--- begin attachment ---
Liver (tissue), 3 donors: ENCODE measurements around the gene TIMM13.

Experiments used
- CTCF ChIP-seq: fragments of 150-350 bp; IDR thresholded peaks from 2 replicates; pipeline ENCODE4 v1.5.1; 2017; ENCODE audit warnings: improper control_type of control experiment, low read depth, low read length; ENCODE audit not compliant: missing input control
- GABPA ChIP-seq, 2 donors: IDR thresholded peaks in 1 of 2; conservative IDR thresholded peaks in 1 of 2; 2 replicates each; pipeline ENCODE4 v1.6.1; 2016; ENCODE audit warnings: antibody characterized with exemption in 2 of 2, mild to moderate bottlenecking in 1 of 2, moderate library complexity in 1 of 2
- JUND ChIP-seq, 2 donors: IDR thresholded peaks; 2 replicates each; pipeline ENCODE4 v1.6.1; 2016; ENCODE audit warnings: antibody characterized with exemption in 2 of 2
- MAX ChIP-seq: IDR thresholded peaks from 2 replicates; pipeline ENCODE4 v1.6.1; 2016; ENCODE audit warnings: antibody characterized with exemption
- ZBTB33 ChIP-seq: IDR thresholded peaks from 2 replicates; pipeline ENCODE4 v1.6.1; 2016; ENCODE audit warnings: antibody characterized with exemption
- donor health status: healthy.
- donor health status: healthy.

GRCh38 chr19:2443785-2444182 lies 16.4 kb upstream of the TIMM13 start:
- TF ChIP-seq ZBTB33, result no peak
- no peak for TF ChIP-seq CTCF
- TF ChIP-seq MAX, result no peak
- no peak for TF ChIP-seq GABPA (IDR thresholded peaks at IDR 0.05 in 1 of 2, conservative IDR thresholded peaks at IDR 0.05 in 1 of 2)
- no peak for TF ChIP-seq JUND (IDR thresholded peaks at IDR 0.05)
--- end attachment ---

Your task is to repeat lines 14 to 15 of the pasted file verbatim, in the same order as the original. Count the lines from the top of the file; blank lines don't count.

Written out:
- no peak for TF ChIP-seq GABPA (IDR thresholded peaks at IDR 0.05 in 1 of 2, conservative IDR thresholded peaks at IDR 0.05 in 1 of 2)
- no peak for TF ChIP-seq JUND (IDR thresholded peaks at IDR 0.05)